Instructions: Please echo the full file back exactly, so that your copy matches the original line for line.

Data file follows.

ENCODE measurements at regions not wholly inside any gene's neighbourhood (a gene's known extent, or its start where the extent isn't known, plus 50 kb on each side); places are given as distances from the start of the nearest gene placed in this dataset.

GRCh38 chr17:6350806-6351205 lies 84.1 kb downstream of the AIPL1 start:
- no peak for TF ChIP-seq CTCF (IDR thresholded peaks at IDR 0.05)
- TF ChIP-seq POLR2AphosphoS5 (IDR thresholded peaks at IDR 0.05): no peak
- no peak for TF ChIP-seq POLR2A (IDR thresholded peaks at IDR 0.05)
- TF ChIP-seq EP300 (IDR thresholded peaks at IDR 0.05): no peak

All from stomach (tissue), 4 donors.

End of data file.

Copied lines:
ENCODE measurements at regions not wholly inside any gene's neighbourhood (a gene's known extent, or its start where the extent isn't known, plus 50 kb on each side); places are given as distances from the start of the nearest gene placed in this dataset.

GRCh38 chr17:6350806-6351205 lies 84.1 kb downstream of the AIPL1 start:
- no peak for TF ChIP-seq CTCF (IDR thresholded peaks at IDR 0.05)
- TF ChIP-seq POLR2AphosphoS5 (IDR thresholded peaks at IDR 0.05): no peak
- no peak for TF ChIP-seq POLR2A (IDR thresholded peaks at IDR 0.05)
- TF ChIP-seq EP300 (IDR thresholded peaks at IDR 0.05): no peak

All from stomach (tissue), 4 donors.